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International Journal of Public Health

, Volume 61, Issue 2, pp 257–267 | Cite as

The efficacy and short-term effects of electronic cigarettes as a method for smoking cessation: a systematic review and a meta-analysis

  • S. Khoudigian
  • T. Devji
  • L. Lytvyn
  • K. Campbell
  • R. Hopkins
  • D. O’Reilly
Review

Abstract

Objectives

E-cigarettes are increasingly popular as smoking cessation aids. This review assessed the efficacy of e-cigarettes for smoking cessation as well as desire to smoke, withdrawal symptoms, and adverse events in adult smokers.

Methods

A systematic review was conducted. Studies comparing e-cigarettes to other nicotine replacement therapies or placebo were included. Data were pooled using meta-analysis.

Results

Of 569 articles, 5 were eligible. Study participants were more likely to stop smoking when using nicotine e-cigarettes (43/489, 9 %) versus placebo e-cigarettes (8/173, 5 %); however, this difference was not statistically significant (RR 2.02; 95 % CI 0.97, 4.22). The pooled effect estimates for the desire to smoke (RR −0.22; 95 % CI −0.80, 0.36), irritability (RR −0.03; 95% CI −0.38, 0.31), restlessness (RR −0.03; 95 % CI −0.42, 0.35), poor concentration (RR −0.01; 95 % CI −0.35, 0.32), depression (RR −0.01; 95 % CI −0.22, 0.20), hunger (RR −0.01; 95 % CI −0.32, 0.30), and average number of non-serious adverse events (RR −0.09; 95 % CI −0.28, 0.46) were not statistically significantly different. Only one study reported serious adverse events with no apparent association with e-cigarette use.

Conclusions

Limited low-quality evidence of a non-statistically significant trend toward smoking cessation in adults using nicotine e-cigarettes exists compared with other therapies or placebo. Larger, high-quality studies are needed to inform policy decisions.

Keywords

Meta-analysis E-cigarettes Smoking cessation Withdrawal symptoms Public health 

Notes

Compliance with ethical standards

Conflict of interest

The author(s) declare no potential conflicts of interest with respect to the research, authorship, and/or publication of this article.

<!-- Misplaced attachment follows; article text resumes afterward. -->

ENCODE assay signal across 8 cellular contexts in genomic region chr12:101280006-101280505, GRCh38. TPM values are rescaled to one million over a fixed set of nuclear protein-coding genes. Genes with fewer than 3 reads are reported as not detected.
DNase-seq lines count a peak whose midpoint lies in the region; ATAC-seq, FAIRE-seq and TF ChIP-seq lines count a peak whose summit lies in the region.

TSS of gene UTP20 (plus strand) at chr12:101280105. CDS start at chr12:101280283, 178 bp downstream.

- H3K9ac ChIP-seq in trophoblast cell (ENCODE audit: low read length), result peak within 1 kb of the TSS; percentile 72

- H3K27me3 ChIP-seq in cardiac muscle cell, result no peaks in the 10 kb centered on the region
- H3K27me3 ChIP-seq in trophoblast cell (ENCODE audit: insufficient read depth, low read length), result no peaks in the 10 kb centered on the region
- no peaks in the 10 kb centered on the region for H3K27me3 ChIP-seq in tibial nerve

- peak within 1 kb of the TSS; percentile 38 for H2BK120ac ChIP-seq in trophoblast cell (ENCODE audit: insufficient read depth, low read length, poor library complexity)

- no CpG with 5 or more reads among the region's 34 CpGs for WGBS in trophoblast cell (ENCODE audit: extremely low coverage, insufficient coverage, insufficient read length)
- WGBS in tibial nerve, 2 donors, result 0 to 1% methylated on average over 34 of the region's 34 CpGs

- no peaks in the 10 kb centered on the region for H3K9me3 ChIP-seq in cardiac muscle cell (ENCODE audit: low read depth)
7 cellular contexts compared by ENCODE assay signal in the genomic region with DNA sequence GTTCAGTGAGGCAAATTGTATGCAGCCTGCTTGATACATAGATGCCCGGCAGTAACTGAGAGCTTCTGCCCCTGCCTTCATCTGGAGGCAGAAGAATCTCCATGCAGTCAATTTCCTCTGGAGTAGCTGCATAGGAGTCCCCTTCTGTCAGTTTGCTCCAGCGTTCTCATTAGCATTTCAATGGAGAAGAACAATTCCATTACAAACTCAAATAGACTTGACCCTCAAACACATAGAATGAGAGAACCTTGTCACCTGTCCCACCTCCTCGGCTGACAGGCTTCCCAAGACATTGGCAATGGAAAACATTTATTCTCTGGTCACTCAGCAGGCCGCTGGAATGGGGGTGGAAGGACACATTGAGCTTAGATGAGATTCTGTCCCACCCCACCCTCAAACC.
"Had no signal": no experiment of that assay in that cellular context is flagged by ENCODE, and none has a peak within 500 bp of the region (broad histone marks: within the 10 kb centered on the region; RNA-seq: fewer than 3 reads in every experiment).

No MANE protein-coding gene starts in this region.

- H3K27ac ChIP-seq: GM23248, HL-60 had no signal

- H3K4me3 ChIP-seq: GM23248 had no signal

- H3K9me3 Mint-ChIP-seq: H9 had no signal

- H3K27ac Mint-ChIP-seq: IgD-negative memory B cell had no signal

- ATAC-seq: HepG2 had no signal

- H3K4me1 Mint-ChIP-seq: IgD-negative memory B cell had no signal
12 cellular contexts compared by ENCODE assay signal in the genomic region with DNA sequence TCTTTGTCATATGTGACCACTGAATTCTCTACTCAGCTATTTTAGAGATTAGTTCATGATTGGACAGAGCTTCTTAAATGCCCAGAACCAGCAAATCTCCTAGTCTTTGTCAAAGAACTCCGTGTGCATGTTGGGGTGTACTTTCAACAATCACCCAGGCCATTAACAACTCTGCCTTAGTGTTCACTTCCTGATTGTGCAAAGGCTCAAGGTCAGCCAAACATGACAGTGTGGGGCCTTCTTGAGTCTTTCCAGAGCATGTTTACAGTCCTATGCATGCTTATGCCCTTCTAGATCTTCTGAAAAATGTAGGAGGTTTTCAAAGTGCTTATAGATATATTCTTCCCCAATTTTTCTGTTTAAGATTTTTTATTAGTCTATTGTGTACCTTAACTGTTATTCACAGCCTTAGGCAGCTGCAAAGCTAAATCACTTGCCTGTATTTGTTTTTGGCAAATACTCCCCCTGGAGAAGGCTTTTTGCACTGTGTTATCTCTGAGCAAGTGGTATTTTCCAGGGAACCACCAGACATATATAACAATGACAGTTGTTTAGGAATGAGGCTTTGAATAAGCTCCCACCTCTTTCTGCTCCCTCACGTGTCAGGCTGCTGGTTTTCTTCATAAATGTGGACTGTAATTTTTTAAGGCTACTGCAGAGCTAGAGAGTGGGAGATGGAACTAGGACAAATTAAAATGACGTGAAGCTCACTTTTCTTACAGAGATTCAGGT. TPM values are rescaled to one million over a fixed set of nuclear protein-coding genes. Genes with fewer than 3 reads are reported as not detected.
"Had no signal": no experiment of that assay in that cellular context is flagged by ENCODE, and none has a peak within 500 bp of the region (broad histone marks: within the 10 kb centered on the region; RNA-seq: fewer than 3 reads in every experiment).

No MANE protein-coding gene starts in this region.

Funding

The author(s) received no financial support for the research, authorship, and/or publication of this article.

Author contribution statement

SK and DO designed the systematic review and meta-analysis protocol. SK and KC created the search strategy. SK and TD searched for publications, and did the review and data extraction, and LL helped with the disagreements. SK, DO, and RΒ developed the analysis frame. SK and TD did the analysis, and SK and DO critically interpreted the results. SK drafted the article, and all authors provided critical revision of the article.

Supplementary material

38_2016_786_MOESM1_ESM.docx (48 kb)
Supplementary material 1 (DOCX 48 kb)
38_2016_786_MOESM2_ESM.docx (21 kb)
Supplementary material 2 (DOCX 21 kb)

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Copyright information

© Swiss School of Public Health (SSPH+) 2016

Authors and Affiliations

  • S. Khoudigian
    • 1
  • T. Devji
    • 1
  • L. Lytvyn
    • 1
  • K. Campbell
    • 1
    • 2
    • 3
  • R. Hopkins
    • 1
    • 2
    • 3
  • D. O’Reilly
    • 1
    • 2
    • 3
  1. 1.Department of Clinical Epidemiology and BiostatisticsMcMaster UniversityHamiltonCanada
  2. 2.PATH Research InstituteSt Joseph’s Healthcare HamiltonHamiltonCanada
  3. 3.Research Institute of St. Joseph’sHamiltonCanada

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